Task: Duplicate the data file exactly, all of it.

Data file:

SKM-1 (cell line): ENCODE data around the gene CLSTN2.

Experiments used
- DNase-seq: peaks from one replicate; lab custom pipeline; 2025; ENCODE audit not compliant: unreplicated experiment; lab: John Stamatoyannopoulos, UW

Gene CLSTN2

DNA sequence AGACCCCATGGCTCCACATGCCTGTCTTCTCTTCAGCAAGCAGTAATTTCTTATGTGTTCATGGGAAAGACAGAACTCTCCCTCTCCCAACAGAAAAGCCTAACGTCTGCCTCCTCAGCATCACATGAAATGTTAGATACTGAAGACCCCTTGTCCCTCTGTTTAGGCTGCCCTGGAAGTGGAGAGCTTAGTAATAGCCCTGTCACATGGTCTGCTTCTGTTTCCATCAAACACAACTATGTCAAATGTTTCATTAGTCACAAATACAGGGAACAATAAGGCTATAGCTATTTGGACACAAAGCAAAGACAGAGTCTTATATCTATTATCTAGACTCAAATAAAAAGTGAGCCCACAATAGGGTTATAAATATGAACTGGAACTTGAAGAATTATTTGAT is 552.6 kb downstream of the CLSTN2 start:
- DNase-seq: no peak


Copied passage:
SKM-1 (cell line): ENCODE data around the gene CLSTN2.

Experiments used
- DNase-seq: peaks from one replicate; lab custom pipeline; 2025; ENCODE audit not compliant: unreplicated experiment; lab: John Stamatoyannopoulos, UW

Gene CLSTN2

DNA sequence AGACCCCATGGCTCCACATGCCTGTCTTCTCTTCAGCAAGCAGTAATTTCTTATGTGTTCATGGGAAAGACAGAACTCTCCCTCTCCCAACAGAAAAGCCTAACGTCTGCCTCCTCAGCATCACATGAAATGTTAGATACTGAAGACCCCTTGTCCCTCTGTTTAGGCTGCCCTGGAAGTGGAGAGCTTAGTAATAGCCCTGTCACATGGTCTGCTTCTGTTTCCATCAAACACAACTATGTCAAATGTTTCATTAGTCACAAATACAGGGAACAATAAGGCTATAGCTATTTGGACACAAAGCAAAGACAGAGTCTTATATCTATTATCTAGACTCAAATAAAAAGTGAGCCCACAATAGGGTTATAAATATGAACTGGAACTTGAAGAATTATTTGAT is 552.6 kb downstream of the CLSTN2 start:
- DNase-seq: no peak